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A second successive Triple Crown title beckons for Neil Robertson at the Masters

08 Jan | BY Betway | MIN READ TIME |
A second successive Triple Crown title beckons for Neil Robertson at the Masters

The Betway UK Championship winner is playing better snooker than anyone else, including tournament favourite Ronnie O'Sullivan

There will be fewer foam fingers pointed and less pints of Foster’s glugged than at the recent PDC World Darts Championship, but the superb sport at Alexandra Palace continues this week with the start of Masters snooker.

From Sunday, the game’s top 16 players will compete at the iconic London venue for the second Triple Crown event of the season.

But rather than Ronnie O’Sullivan, it is the winner of the last month’s Betway UK Championship who is the obvious pick to triumph.

That is Neil Robertson, whose victory at the York Barbican – and at the Champions of Champions just weeks before – emphasised that no player in the world is playing better than he is.

At the UK, Robertson navigated the most difficult draw of any player – including fellow Triple Crown winners John Higgins and Mark Selby – with elegance, and provided the tournament’s most thrilling moment by making a maximum break in the final.

And beyond reaffirming his status as one of snooker’s all-time great players, Robertson has another motive to win what would be his second Masters title and first since 2012.

The 33-year-old seemed certain to do so 12 months ago after dismantling O’Sullivan 6-1 in the last four, only to be humbled 10-2 by Shaun Murphyin the final.

Robertson revealed in York last month that his emphatic semi-final win over the Rocket had affected him and he will be minded to put that right this year.

At 4/1, the ‘Thunder from Down Under’ is a smarter choice than 3/1 tournament favourite O’Sullivan.

The 40-year-old, whose participation in the German Masters qualifying before Christmas – where he was beaten in the second round by Stuart Carrington – and this week’s Championship League are his only competitive appearances since losing in the World Championship quarter-final to Stuart Bingham in April.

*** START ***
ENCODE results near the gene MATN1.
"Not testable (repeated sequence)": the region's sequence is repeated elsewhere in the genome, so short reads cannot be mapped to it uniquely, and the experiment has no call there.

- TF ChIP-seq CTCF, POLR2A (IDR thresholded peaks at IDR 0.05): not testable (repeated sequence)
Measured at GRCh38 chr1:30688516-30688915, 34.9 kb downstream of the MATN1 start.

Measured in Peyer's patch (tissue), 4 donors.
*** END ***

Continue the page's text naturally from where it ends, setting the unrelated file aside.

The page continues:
That loss – plus the one to Robertson in this tournament three months earlier – indicate his days of sporadically rocking up to tournaments and winning them at a canter are probably over.

As the most gifted snooker player ever, though, O’Sullivan is obviously capable of triumphing, especially if his scoring at this week’s internet-streamed event – he made five centuries in seven best-of-five-frame matches – continues in front of the BBC cameras.

The man from Essex will, of course, receive partisan and raucous support from the Ally Pally crowd, while it is also worth remembering that his five victories at the tournament is a record only bettered by Stephen Hendry’s six.

In our exclusive interview with him last month, O’Sullivan said he expected his competitive return to be “tough because the standard is so high now” and there are certainly multiple contenders for the Masters.

Defending champion Murphy became the Triple Crown club’s latest entrant with victory last year and is 8/1 to retain his title.

That hasn’t been done since the late Paul Hunter in 2002, however, while his surprising fourth-round loss to Marco Fu in York demonstrated that the ultra-attacking player is not the best at winning frames ugly.

Mark Selby is, however, and the world No. 1 is 7/1 to win what would be his first event since the China Open in April and, more significantly, the fourth Masters title of his career, having previously done so in 2008, 2010 and 2013.

John Higgins is another multiple winner (1999 and 2006) and, after Robertson, has been the best player in the sport so far this season.

Higgins has already won two ranking titles – the Australian Goldfields Open and the International Championship – and was the only player at the UK to threaten Robertson, eventually losing a final-frame decider in the fourth round.

The Scot is tempting at 12/1, but so his first-round opponent Liang Wenbo – the gifted and affable Chinese who memorably reached the final in York.

When the Masters draw was made at that tournament, the 28-year-old comically put his head in his hands upon learning he would face Higgins, but 66/1 is generous for a player who was only denied his first Triple Crown win by Robertson.

But a second in succession – and fifth of his career – is likely for the Australian.

The Masters betting

READ: Neil Robertson: ‘This is probably more satisfying than any period of my career’

READ: Stephen Hendry: The Mindset of a Serial Winner